Fred, Lila, Max and Con all end up lost survivors of a plane crash in the Amazon forest, how will they survive? What follows is a delightful adventure story as we follow their mildly perilous journey to try and get home. I loved that this was both a nod to adventure stories of the victorians as well as an ode to those explorers who vanished in the past. Sadly once ‘The Explorer’ turned up I lost my love a tiny bit as he started to impart more life/moral lessons than survival which slightly knock Fred, Lila, Max and Con all end up lost survivors of a plane crash in the Amazon forest, how will they survive? What follows is a delightful adventure story as we follow their mildly perilous journey to try and get home. I loved that this was both a nod to adventure stories of the victorians as well as an ode to those explorers who vanished in the past. Sadly once ‘The Explorer’ turned up I lost my love a tiny bit as he started to impart more life/moral lessons than survival which slightly knocked the edge of and also showed kids still need adults to succeed, not always the case. A small quibble, but one I wanted to mention, in a book that kept me throughly entertained and enjoyed a lot.
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  • Katerina Kondrenko
    January 1, 1970
    5.5 out of 10 I compare this story with middle grade books from my childhood (I mean Treasure Island and such) and The Explorer is not that good. I wanted more danger situations, more of friendship and adventure.
  • Bridget
    January 1, 1970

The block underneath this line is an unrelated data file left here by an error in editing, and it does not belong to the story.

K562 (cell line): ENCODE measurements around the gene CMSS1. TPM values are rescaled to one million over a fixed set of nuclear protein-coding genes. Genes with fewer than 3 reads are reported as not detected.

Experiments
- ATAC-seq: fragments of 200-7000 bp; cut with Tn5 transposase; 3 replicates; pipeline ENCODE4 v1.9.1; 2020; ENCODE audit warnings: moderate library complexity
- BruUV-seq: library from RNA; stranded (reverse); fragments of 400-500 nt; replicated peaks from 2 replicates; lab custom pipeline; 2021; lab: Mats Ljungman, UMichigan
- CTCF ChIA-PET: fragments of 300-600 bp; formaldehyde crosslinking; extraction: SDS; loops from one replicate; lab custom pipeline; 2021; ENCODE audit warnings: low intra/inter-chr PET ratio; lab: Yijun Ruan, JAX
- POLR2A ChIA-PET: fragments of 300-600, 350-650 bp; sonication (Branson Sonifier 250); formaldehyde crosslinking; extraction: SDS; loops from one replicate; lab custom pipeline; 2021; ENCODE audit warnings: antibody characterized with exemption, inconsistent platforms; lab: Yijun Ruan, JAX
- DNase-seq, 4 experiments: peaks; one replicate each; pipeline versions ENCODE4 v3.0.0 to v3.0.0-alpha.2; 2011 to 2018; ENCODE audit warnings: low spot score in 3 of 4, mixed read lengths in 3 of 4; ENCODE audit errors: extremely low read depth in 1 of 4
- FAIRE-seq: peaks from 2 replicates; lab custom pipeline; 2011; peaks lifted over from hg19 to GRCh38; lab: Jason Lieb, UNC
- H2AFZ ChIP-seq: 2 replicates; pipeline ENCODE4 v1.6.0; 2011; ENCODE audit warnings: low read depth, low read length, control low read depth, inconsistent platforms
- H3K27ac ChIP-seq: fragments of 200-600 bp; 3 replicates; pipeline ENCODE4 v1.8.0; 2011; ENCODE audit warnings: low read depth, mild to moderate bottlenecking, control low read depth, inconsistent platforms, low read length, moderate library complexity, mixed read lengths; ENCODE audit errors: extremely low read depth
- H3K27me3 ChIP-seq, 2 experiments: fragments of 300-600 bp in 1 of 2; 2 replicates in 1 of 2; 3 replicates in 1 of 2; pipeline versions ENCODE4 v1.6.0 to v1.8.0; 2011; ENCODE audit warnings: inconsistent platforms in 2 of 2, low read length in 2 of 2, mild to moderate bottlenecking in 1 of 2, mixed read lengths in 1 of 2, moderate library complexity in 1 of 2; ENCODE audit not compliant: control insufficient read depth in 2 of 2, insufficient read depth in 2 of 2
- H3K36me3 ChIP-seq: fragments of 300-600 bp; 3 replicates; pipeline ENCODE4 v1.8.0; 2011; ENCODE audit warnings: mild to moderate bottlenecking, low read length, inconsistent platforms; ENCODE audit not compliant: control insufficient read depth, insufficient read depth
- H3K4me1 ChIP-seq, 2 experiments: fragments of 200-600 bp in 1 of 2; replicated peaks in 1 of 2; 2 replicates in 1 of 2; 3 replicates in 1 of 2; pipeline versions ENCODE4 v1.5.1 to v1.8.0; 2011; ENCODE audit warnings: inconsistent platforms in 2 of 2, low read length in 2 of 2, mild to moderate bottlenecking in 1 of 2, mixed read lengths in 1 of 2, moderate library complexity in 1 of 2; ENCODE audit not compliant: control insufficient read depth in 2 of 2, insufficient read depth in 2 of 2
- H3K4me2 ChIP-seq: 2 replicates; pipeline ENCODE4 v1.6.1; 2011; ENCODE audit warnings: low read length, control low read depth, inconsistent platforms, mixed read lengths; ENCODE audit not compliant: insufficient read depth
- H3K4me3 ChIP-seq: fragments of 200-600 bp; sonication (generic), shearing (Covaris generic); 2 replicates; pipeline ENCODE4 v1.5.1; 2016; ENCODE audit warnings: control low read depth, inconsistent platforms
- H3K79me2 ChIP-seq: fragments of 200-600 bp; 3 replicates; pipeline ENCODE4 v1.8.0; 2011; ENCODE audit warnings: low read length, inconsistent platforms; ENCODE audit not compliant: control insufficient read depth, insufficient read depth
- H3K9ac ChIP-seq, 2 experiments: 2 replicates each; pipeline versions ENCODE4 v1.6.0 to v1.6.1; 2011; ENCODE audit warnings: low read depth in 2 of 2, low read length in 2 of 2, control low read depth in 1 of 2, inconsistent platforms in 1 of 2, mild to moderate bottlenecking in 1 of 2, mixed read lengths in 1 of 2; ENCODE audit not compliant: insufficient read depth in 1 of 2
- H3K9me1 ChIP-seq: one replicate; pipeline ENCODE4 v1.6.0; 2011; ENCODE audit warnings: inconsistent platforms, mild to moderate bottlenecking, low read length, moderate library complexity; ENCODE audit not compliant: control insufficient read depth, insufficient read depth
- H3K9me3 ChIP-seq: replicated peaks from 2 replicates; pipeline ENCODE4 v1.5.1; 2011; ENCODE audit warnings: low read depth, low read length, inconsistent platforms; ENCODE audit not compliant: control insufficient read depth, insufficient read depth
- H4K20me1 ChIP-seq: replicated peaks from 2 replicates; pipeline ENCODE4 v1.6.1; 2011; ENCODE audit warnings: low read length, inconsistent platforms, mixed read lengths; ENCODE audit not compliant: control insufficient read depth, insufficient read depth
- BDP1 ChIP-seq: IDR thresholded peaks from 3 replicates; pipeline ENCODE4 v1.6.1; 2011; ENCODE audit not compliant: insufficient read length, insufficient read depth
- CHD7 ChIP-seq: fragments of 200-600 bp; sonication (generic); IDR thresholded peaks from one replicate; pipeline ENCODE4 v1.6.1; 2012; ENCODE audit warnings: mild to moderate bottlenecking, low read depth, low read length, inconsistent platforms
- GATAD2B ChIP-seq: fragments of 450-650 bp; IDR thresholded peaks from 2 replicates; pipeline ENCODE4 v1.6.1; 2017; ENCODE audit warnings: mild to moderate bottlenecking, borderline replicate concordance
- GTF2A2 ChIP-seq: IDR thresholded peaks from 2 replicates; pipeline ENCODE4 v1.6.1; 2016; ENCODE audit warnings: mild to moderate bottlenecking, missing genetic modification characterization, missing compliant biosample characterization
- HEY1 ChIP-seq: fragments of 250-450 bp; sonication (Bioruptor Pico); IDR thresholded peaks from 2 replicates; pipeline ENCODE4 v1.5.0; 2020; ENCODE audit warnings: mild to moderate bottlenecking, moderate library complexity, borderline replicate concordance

What a gloriously wonderful book. The completely absorbing story of four children whose plane crashes in the Amazon jungle, they are utterly alone and learn to survive using common sense and good luck. The pace is great, the things that happen to the children all seem to fit with the situation even though they are completely fantastic. They decide to try to get home using a map they've found, strap a raft together using intuition and set off to try and escape their situation. The river carries t What a gloriously wonderful book. The completely absorbing story of four children whose plane crashes in the Amazon jungle, they are utterly alone and learn to survive using common sense and good luck. The pace is great, the things that happen to the children all seem to fit with the situation even though they are completely fantastic. They decide to try to get home using a map they've found, strap a raft together using intuition and set off to try and escape their situation. The river carries them to meet The Explorer, a man with no name and a mysterious past. He is vastly irritated to have these children turn up in his space but ends up being their saviour. The detail in the book is just wonderful, the food that they children survive on, tarantula eggs and other jungle treats! The sounds of the animals and birds are beautifully described. The writing just carries you away into the world of the Amazon. There are lots of wonderful moments. The children are perfectly described and The Explorer is so cleverly done, the lonely man with no need for the outside world an fighting to right the damage that has been done to the environment. I found myself highlighting lots of lovely passages. I found myself quite emotional at time the story quite moved me, the parting words of The Explorer as the children begin their journey back to civilisation are just gorgeous. 'And all of you - do not forget that, lost out here, you were brave even in your sleep. Do not forget to take risks. Standing ovations await your bravery,' Con swallowed. 'But I'm afraid,' she whispered. The Explorer nodded, scarred and dusty and matter-of-fact. 'You are right to be afraid. Be brave anyway.'Thanks to Netgalley and Bloomsbury for giving me access to this book. I'll be buying multiple copies for school, the students who've loved survival stories like Hatchet will love this.